Wittgenstein thought a great deal of “philosophical” discourse was, in effect, a form of doubletalk. In their “surface grammar,” philosophical statements sound like familiar, everyday statements which do in fact make sense.

Watching Pelosi, our thoughts went lower. We thought of Kelly, confusing us rubes on the Ed Sullivan show.

Brother Kelly explains: In this clip from 1956, “NBC chief engineer Pelman” tells Ernie Kovacs how the network will cover the political conventions.

Will NBC use a coaxial cable? Starting around 7:40, “Pelman” explains.

We’re not saying you’ll think this is funny. We’re saying it sounds like Pelosi.


  1. It's sad and amusing that Nancy Pelosi is incoherent. Harry Reid isn't much better. But, the really serious problem is that these two jerks were in charge of writing the ACA. No wonder it's an incomprehensible mess. I don't think the ACA will be repealed, but IMHO that's our only hope if we want to save health care in America.

    1. Most big laws seem like an incomprehensible mess, unless you're the people who wrote them.

      Also it's pretty sad that your idea of "saving" health care in America means making sure people with pre-existing conditions can't get insurance.

      Even with every [minor] flaw in the law, and the way the website has been implemented - it is STILL a massive improvement over the way things were.

    2. What's sad but unamusing, DAinCA, is that an ignoramus like you feels confident in calling the ACA an "incomprehensible mess." Let's face it. You don't know the first thing about the ACA and have simply accepted right-wing talking points as fact. You've made a wild charge: the President granted waivers for substandard insurance policies in 2013 in violation of the law, contrary to equal protection, and solely for political ends. I've repeatedly asked you to back up your claims, and I'm going to keep asking. Here they are again:

      1. Have you found the provision in the ACA that allows HHS to grant these waivers?
      2. Have you got evidence that Obama overruled the HHS to grant waivers for political reasons?
      3. How is it that the federal government is bound by equal protection when the 14th Amendment applies to the states?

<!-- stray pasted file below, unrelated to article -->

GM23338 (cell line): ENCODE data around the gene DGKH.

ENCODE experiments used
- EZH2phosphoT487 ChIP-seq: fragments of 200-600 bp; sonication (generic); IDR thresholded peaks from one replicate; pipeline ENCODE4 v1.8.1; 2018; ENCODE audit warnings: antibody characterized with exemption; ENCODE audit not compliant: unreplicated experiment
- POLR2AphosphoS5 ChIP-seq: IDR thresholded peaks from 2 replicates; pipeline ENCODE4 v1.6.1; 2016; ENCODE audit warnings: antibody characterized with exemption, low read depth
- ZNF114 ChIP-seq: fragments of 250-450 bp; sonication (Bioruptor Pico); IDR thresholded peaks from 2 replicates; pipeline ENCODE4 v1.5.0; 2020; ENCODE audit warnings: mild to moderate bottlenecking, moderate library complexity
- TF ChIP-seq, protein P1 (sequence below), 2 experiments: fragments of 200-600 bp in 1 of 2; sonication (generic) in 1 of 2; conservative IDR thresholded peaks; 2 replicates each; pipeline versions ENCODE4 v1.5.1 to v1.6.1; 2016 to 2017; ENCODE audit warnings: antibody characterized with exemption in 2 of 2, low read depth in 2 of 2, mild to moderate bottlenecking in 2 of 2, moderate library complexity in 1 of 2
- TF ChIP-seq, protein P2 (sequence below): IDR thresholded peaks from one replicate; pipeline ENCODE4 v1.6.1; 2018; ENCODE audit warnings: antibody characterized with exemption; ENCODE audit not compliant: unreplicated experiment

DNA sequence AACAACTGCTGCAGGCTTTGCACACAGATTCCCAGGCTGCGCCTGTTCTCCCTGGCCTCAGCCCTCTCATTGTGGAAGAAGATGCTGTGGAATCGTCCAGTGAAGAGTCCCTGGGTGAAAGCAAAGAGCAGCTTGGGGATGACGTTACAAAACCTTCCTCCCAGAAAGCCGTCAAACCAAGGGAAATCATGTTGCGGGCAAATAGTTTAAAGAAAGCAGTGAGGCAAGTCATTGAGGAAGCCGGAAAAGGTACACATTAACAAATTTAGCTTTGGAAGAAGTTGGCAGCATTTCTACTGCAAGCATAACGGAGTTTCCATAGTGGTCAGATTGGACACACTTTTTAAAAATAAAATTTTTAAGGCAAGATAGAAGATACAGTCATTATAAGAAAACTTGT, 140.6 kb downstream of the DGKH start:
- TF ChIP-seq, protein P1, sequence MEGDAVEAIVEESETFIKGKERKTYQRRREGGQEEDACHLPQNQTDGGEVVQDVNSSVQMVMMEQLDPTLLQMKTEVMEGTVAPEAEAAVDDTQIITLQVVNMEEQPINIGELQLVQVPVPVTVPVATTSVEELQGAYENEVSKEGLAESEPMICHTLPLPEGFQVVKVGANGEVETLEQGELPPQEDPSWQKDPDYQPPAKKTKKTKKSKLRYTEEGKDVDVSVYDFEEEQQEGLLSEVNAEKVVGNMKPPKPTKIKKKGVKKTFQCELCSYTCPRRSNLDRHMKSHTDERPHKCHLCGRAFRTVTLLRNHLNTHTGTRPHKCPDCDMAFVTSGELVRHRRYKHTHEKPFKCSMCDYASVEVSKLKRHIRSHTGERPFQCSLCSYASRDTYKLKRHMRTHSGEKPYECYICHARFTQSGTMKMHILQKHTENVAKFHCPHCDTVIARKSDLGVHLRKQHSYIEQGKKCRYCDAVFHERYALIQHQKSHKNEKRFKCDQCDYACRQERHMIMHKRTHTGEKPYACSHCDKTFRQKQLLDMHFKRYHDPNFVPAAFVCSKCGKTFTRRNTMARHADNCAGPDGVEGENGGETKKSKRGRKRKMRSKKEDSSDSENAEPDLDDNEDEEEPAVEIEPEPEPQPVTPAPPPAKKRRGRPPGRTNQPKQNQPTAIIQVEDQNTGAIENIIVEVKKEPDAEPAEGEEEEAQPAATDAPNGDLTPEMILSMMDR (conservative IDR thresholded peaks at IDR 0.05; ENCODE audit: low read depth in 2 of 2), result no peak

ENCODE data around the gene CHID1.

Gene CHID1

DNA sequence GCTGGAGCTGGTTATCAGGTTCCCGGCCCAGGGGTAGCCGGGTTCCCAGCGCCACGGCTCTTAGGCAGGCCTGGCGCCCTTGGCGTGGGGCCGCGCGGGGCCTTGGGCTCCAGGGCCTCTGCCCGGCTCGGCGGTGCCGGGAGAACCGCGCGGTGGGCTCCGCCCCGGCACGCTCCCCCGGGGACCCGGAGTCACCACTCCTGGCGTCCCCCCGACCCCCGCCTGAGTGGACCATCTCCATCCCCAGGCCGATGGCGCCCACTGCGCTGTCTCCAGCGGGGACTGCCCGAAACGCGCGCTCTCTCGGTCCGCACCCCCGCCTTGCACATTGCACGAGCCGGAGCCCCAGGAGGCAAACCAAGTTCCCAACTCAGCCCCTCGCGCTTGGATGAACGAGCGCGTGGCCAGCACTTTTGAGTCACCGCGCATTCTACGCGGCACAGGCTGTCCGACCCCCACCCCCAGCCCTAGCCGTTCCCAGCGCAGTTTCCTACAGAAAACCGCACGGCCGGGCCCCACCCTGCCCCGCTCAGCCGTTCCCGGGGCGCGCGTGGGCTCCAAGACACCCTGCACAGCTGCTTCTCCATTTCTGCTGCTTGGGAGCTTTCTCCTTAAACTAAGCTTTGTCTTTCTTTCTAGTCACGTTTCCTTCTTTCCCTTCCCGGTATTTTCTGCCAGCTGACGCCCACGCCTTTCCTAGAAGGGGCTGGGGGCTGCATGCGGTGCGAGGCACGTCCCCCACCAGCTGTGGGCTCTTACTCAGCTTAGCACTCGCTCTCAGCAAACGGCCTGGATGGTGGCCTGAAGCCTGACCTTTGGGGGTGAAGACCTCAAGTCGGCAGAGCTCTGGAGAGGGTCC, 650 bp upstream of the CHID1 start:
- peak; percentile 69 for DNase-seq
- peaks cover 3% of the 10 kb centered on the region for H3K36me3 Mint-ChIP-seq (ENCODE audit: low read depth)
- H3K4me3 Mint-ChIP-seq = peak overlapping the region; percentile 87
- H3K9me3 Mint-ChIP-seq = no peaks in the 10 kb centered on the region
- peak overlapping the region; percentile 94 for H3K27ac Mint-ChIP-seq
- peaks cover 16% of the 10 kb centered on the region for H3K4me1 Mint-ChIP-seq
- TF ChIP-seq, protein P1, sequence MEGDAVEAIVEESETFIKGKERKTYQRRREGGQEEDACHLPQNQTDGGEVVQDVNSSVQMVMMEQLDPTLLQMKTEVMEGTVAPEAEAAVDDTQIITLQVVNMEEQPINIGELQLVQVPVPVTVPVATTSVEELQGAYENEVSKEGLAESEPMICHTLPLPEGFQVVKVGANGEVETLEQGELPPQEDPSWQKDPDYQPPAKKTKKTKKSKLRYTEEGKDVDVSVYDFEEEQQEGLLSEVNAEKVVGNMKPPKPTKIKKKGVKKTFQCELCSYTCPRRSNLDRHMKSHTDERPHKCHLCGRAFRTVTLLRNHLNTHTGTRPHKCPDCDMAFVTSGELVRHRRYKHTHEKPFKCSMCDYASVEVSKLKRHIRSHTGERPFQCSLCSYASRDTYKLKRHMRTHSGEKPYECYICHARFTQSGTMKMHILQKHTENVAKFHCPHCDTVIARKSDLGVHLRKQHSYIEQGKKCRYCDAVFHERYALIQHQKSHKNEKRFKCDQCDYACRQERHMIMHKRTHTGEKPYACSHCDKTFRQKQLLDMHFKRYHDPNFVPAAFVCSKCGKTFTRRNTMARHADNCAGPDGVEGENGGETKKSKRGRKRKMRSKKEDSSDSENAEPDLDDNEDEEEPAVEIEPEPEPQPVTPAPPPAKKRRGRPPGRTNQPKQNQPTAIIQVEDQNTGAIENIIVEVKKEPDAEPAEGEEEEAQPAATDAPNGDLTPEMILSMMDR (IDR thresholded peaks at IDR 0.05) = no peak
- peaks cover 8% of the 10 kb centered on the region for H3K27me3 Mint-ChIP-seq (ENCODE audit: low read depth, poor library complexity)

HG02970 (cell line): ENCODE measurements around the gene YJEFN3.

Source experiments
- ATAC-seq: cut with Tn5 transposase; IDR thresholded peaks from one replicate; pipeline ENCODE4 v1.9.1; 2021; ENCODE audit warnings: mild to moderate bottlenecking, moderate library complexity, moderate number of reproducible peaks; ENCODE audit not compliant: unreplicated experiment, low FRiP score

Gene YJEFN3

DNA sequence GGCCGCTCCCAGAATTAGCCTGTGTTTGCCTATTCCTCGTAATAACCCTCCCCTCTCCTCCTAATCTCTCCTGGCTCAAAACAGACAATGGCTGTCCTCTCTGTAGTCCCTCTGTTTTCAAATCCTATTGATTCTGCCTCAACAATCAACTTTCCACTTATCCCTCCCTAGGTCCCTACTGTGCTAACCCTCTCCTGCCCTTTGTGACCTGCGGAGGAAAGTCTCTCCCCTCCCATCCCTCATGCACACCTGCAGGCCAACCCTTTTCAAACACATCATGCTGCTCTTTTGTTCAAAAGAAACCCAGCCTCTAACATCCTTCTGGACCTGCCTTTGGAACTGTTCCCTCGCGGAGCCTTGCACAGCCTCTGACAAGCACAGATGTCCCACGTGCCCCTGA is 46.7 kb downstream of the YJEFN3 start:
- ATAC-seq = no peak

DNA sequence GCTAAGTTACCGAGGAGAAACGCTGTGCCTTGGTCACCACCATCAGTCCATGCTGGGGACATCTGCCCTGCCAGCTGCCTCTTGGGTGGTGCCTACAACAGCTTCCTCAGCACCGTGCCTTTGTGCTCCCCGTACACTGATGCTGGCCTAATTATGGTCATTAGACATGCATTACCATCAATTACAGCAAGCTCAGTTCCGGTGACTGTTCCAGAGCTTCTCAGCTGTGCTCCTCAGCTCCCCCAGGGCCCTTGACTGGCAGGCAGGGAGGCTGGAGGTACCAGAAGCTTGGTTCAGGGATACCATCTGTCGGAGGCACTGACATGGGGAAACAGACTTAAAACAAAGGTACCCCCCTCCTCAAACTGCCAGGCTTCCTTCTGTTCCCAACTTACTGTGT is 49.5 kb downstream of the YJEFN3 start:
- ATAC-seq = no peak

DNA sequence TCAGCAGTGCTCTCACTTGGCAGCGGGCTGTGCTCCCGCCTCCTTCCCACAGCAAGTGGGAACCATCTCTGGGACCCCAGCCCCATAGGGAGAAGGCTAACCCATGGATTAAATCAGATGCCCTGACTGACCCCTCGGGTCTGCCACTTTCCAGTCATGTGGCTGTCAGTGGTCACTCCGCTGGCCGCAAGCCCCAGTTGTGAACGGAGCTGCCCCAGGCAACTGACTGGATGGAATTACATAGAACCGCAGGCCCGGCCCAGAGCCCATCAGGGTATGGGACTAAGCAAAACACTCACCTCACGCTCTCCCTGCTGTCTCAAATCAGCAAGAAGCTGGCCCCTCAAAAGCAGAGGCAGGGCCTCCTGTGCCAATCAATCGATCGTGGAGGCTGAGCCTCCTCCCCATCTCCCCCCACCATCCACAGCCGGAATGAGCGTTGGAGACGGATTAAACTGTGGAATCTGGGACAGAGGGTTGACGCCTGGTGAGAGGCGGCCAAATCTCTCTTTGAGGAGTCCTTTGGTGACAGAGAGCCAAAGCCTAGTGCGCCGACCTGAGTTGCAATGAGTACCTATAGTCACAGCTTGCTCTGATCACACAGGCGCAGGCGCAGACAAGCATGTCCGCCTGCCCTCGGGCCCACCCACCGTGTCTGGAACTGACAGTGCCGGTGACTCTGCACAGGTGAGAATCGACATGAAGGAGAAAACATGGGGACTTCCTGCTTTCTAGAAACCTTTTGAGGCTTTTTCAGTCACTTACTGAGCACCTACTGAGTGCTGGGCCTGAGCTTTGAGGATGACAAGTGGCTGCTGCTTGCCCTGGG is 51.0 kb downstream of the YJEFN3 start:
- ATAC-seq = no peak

4. Assuming equal protection applies for these waivers, what level of scrutiny makes the waivers a violation?

      Don't you think you should be able to answer these questions before you pontificate again?

    3. deadrat, you don't need to be an insurance expert like me to know that Obamacare is FUBAR.

      -- It was supposed to provide universal insurance coverage. Instead it has provided millions of new uninsured.

      -- It was supposed to save the average family $2,500 per year. Instead, there have been large price increases.

      -- It was supposed to allow people to keep their insurance if they liked it, period. Instead, the majority cannot cannot keep their insurance.

      -- It was supposed to allow one to keep his doctor. But WaPo reports "Insurers restricting choice of doctors and hospitals to keep costs down...and...many of the plans exclude top-rated hospitals."

    4. DAinCA,

      It's possible that the ACA is fatally flawed, but whatever it fails to do hasn't happened yet for the simple reason that its main provisions don't take effect until 2014. You've apparently read some more right-wing screeds and have parroted them without engaging your brain. For instance, there are 48M uninsured in this country right now. Do you know how many of them will be able to get health insurance? An estimated 2-4M people were slated to lose substandard insurance policies that they could replace on the exchanges. Apparently, they'll be able to keep those next year. So how many people will actually be left uninsured?

      But before we address this new bunch of received wisdom, how about we finish our conversation about your claim that Obama illegally granted waivers for companies' substandard policies in 2013 for political reasons? Here are the questions I'm seeking the answers to:

      1. Have you found the provision in the ACA that allows HHS to grant these waivers?
      2. Have you got evidence that Obama overruled the HHS to grant waivers for political reasons?
      3. How is it that the federal government is bound by equal protection when the 14th Amendment applies to the states?
      4. Assuming equal protection applies for these waivers, what level of scrutiny makes the waivers a violation?